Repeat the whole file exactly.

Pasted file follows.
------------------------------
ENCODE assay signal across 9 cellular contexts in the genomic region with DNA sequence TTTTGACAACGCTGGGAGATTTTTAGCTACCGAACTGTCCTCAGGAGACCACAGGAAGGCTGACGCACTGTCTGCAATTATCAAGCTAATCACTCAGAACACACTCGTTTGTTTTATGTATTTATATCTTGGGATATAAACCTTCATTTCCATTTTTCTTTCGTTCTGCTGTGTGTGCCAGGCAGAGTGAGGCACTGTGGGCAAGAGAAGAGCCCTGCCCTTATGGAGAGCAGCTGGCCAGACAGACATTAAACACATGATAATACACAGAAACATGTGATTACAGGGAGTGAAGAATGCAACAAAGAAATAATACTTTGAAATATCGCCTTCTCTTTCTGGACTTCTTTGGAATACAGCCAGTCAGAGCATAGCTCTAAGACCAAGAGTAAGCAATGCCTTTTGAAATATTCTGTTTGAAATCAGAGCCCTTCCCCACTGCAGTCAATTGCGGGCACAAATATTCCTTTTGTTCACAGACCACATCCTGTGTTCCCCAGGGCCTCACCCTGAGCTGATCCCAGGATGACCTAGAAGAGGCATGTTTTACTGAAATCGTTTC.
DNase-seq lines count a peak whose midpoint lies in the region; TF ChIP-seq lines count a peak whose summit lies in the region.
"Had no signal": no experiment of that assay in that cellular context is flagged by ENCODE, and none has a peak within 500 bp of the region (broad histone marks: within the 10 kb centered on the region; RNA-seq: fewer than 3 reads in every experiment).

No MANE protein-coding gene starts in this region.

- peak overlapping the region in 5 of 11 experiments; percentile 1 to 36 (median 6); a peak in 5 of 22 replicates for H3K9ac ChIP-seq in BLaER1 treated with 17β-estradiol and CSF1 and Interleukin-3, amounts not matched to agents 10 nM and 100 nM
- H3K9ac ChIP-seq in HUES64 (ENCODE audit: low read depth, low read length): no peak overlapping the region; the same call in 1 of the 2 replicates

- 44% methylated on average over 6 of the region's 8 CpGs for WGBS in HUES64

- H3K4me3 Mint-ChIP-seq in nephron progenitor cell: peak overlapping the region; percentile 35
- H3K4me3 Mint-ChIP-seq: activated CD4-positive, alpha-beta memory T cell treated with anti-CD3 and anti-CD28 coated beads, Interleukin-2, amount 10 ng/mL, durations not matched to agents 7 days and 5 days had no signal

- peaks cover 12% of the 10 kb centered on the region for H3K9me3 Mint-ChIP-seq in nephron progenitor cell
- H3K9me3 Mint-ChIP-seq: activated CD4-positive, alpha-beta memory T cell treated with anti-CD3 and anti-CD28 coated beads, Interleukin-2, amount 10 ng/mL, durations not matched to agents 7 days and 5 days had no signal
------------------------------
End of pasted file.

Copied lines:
ENCODE assay signal across 9 cellular contexts in the genomic region with DNA sequence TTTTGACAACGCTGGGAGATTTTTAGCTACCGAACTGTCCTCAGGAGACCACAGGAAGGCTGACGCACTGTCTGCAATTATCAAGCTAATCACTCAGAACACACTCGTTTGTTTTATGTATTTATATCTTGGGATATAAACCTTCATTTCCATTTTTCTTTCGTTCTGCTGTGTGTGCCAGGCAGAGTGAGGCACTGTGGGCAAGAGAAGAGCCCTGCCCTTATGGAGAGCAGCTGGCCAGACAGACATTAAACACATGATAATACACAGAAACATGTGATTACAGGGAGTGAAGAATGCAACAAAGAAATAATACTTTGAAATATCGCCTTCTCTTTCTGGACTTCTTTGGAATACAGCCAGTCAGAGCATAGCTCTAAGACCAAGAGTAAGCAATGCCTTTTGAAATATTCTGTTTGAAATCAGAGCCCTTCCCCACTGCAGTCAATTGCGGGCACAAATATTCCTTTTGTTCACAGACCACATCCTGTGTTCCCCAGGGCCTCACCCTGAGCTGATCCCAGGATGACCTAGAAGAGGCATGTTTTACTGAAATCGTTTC.
DNase-seq lines count a peak whose midpoint lies in the region; TF ChIP-seq lines count a peak whose summit lies in the region.
"Had no signal": no experiment of that assay in that cellular context is flagged by ENCODE, and none has a peak within 500 bp of the region (broad histone marks: within the 10 kb centered on the region; RNA-seq: fewer than 3 reads in every experiment).

No MANE protein-coding gene starts in this region.

- peak overlapping the region in 5 of 11 experiments; percentile 1 to 36 (median 6); a peak in 5 of 22 replicates for H3K9ac ChIP-seq in BLaER1 treated with 17β-estradiol and CSF1 and Interleukin-3, amounts not matched to agents 10 nM and 100 nM
- H3K9ac ChIP-seq in HUES64 (ENCODE audit: low read depth, low read length): no peak overlapping the region; the same call in 1 of the 2 replicates

- 44% methylated on average over 6 of the region's 8 CpGs for WGBS in HUES64

- H3K4me3 Mint-ChIP-seq in nephron progenitor cell: peak overlapping the region; percentile 35
- H3K4me3 Mint-ChIP-seq: activated CD4-positive, alpha-beta memory T cell treated with anti-CD3 and anti-CD28 coated beads, Interleukin-2, amount 10 ng/mL, durations not matched to agents 7 days and 5 days had no signal

- peaks cover 12% of the 10 kb centered on the region for H3K9me3 Mint-ChIP-seq in nephron progenitor cell
- H3K9me3 Mint-ChIP-seq: activated CD4-positive, alpha-beta memory T cell treated with anti-CD3 and anti-CD28 coated beads, Interleukin-2, amount 10 ng/mL, durations not matched to agents 7 days and 5 days had no signal